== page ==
The cost of going to third parties rankles Belgado, who noted how the recent amikacin shortage affected Shands Jacksonville. “Working with third parties is part of the cost of business, but when the pricing is 400 or 500 percent more than what we normally pay, it is astounding that that is legal,” she said.

Belgado is equally frustrated by thegray market, which provides alternate sources of drug products outside the normal supply chain.

“We were desperate, calling all over to get amikacin,” Belgado said. “We were even looking at veterinary options. But when you look at the gray market companies and find that they have plenty of product, that can be really hard for us to digest. Why is it that those of us who care directly for patients cannot get it?”

According to Parnes, one reason shortages are so tough to handle is that they often occur with little to no warning. “Often we find out about evolving shortages from product managers or from ASHP,” he said. “We want to be proactive, but a lot of what we do is reactive, which makes it difficult.”

Need for the FDA to Step In?

Parnes feels there is room for the Food and Drug Administration (FDA) to get involved. “When companies pull out of the market, the FDA needs to assess what impact that will have,” he said.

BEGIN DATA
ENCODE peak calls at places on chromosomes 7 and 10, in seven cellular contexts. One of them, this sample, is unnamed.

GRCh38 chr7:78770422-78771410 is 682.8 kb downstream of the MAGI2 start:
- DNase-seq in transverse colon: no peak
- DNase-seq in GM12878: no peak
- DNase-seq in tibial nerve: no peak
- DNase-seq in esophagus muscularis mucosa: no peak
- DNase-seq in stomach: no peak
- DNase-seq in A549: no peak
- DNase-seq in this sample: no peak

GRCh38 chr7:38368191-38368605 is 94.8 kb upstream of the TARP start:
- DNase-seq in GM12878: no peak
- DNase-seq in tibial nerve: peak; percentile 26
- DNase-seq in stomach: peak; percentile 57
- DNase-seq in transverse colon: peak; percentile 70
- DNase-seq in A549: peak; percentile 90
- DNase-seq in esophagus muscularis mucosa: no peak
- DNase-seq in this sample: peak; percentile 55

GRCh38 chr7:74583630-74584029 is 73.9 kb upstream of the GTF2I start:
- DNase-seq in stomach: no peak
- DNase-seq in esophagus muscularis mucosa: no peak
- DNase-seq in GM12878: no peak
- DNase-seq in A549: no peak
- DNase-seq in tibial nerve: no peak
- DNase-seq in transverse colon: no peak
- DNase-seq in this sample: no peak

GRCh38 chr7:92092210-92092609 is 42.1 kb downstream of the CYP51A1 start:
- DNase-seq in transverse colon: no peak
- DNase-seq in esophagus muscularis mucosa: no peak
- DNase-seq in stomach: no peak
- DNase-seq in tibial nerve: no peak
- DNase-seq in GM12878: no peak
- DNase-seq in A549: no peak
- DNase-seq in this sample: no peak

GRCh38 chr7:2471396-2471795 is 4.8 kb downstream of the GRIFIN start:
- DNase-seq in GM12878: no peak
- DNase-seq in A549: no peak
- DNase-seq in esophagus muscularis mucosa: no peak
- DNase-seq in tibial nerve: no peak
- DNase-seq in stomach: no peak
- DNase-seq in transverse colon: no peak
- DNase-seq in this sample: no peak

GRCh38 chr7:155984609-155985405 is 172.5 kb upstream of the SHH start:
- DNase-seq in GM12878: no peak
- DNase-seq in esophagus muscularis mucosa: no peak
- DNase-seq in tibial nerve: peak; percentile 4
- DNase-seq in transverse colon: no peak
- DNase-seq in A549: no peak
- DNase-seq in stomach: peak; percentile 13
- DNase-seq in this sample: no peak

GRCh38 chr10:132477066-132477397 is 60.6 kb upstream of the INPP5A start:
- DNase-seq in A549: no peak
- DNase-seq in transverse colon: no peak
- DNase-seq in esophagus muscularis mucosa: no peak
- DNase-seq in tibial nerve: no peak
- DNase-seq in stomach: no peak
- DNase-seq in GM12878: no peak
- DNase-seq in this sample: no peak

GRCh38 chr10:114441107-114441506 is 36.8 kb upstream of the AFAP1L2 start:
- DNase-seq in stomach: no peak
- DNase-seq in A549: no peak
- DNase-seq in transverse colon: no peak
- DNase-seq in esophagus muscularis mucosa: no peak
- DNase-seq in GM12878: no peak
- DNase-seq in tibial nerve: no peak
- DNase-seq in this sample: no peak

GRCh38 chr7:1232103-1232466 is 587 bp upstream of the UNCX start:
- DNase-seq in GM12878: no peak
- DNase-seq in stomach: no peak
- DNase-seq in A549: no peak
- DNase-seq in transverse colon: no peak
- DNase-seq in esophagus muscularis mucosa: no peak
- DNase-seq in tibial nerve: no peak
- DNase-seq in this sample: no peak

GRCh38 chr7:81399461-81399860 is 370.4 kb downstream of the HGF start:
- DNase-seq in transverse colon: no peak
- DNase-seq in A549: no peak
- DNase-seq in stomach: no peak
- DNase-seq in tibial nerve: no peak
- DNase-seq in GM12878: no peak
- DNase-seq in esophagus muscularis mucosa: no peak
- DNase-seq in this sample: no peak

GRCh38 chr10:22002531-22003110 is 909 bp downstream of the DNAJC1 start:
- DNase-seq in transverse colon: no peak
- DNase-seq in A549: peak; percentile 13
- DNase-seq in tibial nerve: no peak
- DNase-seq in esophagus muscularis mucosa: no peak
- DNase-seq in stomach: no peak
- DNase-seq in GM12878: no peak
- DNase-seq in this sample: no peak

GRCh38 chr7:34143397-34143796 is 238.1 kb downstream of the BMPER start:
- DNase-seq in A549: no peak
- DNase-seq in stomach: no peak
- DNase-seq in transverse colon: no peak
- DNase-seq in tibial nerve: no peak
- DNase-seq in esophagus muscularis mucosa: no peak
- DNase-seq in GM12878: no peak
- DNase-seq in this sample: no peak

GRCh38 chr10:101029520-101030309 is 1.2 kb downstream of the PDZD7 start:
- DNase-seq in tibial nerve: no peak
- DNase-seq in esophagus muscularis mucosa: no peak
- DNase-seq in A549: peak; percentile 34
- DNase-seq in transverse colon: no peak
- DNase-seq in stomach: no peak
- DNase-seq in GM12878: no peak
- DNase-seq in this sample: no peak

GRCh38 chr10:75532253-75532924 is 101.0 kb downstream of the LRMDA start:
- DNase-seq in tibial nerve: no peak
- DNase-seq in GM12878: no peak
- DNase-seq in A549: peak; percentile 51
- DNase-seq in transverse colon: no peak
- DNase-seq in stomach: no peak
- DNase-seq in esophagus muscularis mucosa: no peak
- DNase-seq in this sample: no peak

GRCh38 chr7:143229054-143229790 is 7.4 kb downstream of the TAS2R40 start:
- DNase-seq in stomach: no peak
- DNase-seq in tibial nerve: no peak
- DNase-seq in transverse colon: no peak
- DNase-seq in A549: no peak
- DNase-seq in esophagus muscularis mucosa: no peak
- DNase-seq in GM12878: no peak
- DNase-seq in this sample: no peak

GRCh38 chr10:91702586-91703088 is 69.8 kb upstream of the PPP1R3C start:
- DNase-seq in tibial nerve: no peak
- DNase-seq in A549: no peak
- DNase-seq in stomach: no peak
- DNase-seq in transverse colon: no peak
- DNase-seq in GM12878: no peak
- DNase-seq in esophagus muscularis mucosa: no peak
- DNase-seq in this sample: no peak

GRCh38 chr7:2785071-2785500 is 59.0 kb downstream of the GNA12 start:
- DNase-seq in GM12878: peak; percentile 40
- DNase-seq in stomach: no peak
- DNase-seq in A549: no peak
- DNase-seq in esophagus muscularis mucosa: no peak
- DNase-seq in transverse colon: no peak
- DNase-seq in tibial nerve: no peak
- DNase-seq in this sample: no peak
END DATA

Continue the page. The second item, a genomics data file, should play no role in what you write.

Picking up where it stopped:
%%sidebar%%That is where it gets tricky, according to ASHP’s Benjamin. “The FDA has fairly limited authority to do much about drug shortages,” she said. “They can’t require manufacturers to tell them of an evolving shortage, and they can’t prevent a manufacturer from discontinuing a product that many people use. They cannot interfere with trade.”

However, change at the federal regulatory level with respect to information management would be immensely helpful, she said. “Information that would allow people to predict a shortage, how long it might last, and its impact on care should be available more transparently so that people can at least plan for the shortage,” she said.

In the meantime, pharmacists can help one another by reporting shortages to ASHP. “We talk almost daily with the FDA,” said Benjamin. “As soon as I hear of a shortage report from a member, I call my contact at the FDA and let her know we need to look into this. Sometimes, that’s the only way the FDA learns of the problem.”